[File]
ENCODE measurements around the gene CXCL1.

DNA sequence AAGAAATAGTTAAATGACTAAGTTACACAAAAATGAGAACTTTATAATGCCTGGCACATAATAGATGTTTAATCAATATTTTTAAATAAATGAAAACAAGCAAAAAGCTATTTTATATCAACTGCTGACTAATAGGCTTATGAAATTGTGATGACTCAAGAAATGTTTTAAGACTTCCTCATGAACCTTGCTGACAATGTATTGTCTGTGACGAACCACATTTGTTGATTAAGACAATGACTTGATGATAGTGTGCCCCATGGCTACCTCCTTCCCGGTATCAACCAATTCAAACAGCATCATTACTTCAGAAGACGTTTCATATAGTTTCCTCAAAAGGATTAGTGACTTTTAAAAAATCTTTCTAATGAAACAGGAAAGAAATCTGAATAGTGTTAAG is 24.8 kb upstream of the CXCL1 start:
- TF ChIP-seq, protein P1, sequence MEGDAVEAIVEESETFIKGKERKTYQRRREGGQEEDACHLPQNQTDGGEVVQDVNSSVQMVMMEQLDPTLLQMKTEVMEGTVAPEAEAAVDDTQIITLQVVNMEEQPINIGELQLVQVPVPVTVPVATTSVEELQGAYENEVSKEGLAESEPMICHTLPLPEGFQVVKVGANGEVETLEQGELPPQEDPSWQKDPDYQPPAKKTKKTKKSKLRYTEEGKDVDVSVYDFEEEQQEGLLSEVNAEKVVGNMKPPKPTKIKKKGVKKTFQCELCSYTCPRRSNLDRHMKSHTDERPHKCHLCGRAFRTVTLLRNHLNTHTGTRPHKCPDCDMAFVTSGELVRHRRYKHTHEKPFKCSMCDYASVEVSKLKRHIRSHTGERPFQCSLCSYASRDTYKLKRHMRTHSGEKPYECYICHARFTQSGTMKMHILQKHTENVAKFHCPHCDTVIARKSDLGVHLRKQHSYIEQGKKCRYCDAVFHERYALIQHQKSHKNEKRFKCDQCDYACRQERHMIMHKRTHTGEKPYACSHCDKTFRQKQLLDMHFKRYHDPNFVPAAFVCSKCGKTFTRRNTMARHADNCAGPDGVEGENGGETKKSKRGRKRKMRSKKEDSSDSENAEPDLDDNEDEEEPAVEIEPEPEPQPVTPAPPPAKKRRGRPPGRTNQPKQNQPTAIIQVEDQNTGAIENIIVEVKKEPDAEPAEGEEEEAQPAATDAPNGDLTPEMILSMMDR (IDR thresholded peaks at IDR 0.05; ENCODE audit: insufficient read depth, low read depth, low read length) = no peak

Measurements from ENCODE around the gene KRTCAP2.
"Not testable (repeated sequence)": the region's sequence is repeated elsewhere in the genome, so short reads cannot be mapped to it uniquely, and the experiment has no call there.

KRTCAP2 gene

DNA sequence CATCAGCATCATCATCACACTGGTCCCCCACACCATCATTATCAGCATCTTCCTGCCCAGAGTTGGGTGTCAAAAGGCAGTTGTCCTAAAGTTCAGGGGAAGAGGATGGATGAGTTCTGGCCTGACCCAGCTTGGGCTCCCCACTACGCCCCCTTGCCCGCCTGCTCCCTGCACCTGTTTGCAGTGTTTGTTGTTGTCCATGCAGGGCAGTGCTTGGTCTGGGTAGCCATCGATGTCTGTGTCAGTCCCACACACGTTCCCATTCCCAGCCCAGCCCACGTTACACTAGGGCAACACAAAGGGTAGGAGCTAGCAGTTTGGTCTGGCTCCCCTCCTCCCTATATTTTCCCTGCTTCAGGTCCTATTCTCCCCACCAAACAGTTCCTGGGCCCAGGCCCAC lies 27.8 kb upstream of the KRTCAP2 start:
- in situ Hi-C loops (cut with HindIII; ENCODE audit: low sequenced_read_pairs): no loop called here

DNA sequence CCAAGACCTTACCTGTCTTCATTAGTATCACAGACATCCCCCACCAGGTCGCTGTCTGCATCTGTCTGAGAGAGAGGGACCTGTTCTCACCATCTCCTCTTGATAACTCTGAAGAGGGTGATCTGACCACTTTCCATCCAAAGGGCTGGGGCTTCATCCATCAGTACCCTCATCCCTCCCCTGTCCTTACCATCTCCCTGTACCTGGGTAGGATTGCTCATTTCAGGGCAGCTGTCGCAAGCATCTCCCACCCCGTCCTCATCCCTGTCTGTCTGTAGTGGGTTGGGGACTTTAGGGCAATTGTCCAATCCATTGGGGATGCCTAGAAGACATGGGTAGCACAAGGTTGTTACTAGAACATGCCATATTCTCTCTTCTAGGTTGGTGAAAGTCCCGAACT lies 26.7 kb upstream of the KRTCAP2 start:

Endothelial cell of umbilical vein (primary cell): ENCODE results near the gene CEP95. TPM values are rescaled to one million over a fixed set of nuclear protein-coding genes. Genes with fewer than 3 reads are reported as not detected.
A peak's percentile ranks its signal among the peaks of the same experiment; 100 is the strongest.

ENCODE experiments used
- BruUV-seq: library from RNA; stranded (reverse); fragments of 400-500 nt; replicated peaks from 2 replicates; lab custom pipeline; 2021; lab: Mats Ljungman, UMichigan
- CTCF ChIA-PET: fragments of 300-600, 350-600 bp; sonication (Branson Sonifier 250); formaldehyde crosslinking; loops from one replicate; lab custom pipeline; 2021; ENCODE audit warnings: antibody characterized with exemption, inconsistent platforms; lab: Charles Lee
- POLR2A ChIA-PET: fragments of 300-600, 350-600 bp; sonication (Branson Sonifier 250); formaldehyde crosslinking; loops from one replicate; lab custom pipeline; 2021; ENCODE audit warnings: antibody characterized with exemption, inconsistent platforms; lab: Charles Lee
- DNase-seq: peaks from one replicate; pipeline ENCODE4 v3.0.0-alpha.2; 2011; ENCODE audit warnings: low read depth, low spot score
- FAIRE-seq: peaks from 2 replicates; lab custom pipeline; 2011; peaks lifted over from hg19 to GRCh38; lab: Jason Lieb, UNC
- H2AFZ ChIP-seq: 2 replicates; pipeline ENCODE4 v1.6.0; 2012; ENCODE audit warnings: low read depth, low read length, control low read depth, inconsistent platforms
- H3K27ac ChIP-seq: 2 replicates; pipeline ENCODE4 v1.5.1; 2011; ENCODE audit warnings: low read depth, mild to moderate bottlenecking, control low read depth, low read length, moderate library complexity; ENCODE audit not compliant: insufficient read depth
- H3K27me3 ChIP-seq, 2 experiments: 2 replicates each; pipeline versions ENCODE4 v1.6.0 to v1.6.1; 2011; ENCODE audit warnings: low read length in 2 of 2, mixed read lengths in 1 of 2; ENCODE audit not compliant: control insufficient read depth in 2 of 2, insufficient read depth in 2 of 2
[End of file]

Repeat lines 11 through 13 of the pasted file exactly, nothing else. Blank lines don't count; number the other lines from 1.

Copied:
A peak's percentile ranks its signal among the peaks of the same experiment; 100 is the strongest.

ENCODE experiments used
- BruUV-seq: library from RNA; stranded (reverse); fragments of 400-500 nt; replicated peaks from 2 replicates; lab custom pipeline; 2021; lab: Mats Ljungman, UMichigan